Helen has been having an affair with her boss Matthew Shawcross for four years. She is a few months shy of 40, he, much older. She has repeatedly begged him to leavr his wife and two young daughters to live with her, thinking she is in love with him. However, it's a case of be careful what you wish for, because, when he finally does, she realises that she doesn't actually want him.
On the surface, it would seem like we the reader would loathe the protagonist for her home-wrecking and proceeding to be so fickle, but such is the sly writing that we find ourselves softening to her and even rooting for her as we discover more about her history, how she ever got herself into such a sorry situation, and see that, under it all, there is a good person. Similarly, Fallon captures the perspective of the gilted wife Sophie, so we see the full repurcussions of Matthew's selfish actions and the effect it has on the wife and her kids, who, by the way, offer up some of the funniest lines in the book. In fact, the biggest villain of the piece is (quite unsurprisingly) painted to be Matthew.
There are a wide range of interesting and engaging subplots, some funny, some sad, some downright bizarre. I really loathed Annie and Jenny, two of Helen's truly despicable work colleagues, but, this being a chicklit, we know they will get their just desserts, though that doesn't make it any less rewarding when they do.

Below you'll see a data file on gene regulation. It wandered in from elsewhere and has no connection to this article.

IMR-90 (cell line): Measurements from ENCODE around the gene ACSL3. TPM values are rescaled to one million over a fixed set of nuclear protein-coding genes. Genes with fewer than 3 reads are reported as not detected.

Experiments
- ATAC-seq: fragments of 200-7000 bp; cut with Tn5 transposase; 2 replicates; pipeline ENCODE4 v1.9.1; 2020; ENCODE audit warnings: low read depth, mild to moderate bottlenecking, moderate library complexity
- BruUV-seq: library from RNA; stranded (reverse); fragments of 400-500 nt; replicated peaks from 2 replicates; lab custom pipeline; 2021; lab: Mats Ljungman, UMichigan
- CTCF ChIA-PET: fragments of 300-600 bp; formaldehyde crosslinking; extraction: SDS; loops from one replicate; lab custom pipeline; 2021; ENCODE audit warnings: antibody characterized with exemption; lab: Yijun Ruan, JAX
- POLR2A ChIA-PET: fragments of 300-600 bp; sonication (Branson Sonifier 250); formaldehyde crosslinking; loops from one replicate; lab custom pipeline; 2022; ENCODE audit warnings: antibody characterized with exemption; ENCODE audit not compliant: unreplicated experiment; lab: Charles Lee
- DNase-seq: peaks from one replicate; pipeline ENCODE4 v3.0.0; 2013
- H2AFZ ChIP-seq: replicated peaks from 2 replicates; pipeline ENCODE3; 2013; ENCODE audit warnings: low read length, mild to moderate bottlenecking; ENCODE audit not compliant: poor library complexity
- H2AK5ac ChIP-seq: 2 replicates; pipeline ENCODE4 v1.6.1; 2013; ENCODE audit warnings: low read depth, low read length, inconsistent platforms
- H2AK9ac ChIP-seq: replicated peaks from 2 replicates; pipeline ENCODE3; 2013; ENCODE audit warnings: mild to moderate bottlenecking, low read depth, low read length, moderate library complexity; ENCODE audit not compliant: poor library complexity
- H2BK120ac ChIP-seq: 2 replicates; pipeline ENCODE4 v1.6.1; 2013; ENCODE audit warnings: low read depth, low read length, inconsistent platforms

At over 400 pages, the novel is on the long side, but perhaps this was necessary to capture the wide range of events that occur in Helen's life after Matthew moves in with her. Fate would just so have it that Sophie ends up rescuing Helen when Helen twists her ankle one day, and the two women end up striking a friendship (Helen under the alias Eleanor). This Eleanor then gets propositioned by Matthew's adult son Leo (from his first marriage. Which, incidentally, ended when he had an affair. With Sophie), which makes for a comedy errors that is both amusing in its convolution, as well as nail-biting as we ponder over the events of the upcoming finale.
Infidelity is a topic that has been tackled repeatedly in a wide range of novels. Some judge, some condone, some describe. Getting Rid of Matthew does all and none of these things. As a read, it is highly impressive.